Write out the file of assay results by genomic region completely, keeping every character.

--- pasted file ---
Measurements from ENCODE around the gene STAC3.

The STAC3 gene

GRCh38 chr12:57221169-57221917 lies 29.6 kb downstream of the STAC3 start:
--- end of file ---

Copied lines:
Measurements from ENCODE around the gene STAC3.

The STAC3 gene

GRCh38 chr12:57221169-57221917 lies 29.6 kb downstream of the STAC3 start: